The WarmAndFuzzy web app
February 2nd, 2020in warm-and-fuzzy
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Show me what you got

Status

The main page gives a quick run-down of what everything is up to (yeah, it’s basically a database dump):
webapp home
Home page: list of thermostats' and sensors' latest values

Settings

The other page any actual human might want to interact with is the thermostat settings page:
webapp settings
Thermostat settings
Each thermostat first lists its holds followed by its schedule steps (sorted by time-of-day).
The approach to editing a setting is heavily inspired by Bret Victor’s manifesto Magic Ink: Information Software and the Graphical Interface from 2006. I’ve always wanted to build UI this way but repeatedly was dismissed for wanting to build some sort of “MadLibs” craziness. Well, for better or worse, there’s nobody here to tell me what to do, so here we are.
Every element of a setting (e.g. Weekdays at 07:00, heat to 24°C) is clickable and uses a pop-up for editing. The only thing keeping this from being fully word-based is that I use color-coded iconography instead of “heat to” etc. since I think it’s easier to parse visually and it takes up less space (and it still works for color-blind people).
webapp settings days
Changing the days on a scheduled setting
The system does let you select arbitrary days (e.g. just Mondays and Wednesdays), but it’s also smart enough to collapse the obvious combinations of days into “weekdays”, “weekends”, and “everyday”.
webapp settings setpoint
Changing the setpoint on a scheduled setting
Once a setting is changed, an undo and save button are injected into the setting “bean” for the modified setting:
webapp settings setpoint modified
After starting to change a setpoint

Preferences

There’s not a lot that folks can adjust about how they experience the system individually; I have begrudgingly added the ability to experience the system through irrational units (Fahrenheit) rather than the sane and reasonable system default of Celsius.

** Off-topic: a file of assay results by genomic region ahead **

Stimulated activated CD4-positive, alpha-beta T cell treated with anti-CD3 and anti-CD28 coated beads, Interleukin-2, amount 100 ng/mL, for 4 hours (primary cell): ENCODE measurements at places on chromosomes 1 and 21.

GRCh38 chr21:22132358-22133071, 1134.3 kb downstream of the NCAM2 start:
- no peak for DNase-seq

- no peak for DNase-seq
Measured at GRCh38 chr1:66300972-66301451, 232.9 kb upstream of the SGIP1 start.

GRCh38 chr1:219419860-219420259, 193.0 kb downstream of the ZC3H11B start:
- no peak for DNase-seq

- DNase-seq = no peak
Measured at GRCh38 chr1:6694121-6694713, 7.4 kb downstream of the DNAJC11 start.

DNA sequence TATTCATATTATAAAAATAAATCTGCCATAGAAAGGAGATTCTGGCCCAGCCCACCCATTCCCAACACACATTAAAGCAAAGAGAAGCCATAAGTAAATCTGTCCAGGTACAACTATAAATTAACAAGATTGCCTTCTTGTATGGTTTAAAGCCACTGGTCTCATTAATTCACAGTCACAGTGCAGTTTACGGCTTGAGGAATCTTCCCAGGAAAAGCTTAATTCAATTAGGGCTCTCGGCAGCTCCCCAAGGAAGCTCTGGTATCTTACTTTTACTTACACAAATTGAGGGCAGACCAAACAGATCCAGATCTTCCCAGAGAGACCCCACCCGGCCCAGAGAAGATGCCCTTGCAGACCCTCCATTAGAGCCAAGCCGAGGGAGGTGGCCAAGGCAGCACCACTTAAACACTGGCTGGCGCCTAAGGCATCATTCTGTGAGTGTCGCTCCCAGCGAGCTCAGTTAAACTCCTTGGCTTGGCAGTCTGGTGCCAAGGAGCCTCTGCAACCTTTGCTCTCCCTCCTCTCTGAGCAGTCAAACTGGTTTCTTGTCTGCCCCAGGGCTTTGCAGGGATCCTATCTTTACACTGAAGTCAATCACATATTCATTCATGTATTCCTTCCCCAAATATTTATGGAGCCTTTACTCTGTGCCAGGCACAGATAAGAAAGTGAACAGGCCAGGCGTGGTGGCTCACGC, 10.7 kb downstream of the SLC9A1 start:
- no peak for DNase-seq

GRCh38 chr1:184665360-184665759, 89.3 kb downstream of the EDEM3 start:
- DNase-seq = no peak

webapp preferences
You can use Celsius or you can be wrong

Configuration

All of the stuff that gets touched during system setup and then never again lives under the System Configuration tab and it looks basically like the database UI that it is, plus proper units annotations.
webapp configuration
One-time configuration magic
This was the first editing UI I created so I’m just phoning it in with a Modal:
webapp configuration modal
Modal for a single thermostat

How it’s built

The web app is built using React and uses semantic-ui-react as its foundational UX element library. I was tired of everything in the world looking like Bootstrap but hadn’t quite realized that semantic-ui-react seems to be close to abandoned. It does work fine, though certain things like its handling of themes and colors is kind of half baked (e.g. you cannot set custom colors for elements). ++ okay but would not buy again.

Data and state

The single greatest move forward in the app(s) was to move my data and state into a MobX store, and to generalize GraphQL access via MobX-based helper classes.
Here’s how this breaks down:
  • AuthStore is a centralized store for maintaining authentication state and tokens.
    • Side note: While AuthStore doesn’t do the authentication itself, it exposes a reference to an AuthProvider, an interface implemented by the web and mobile app code (different implementations because Auth0 needs different kinds of babysitting in R vs. RN). AuthStore just acts as a link to AuthProvider so that application code has a simple way of (e.g.) requesting logins, etc. without me having to stand up yet another React context provider. Anyhow.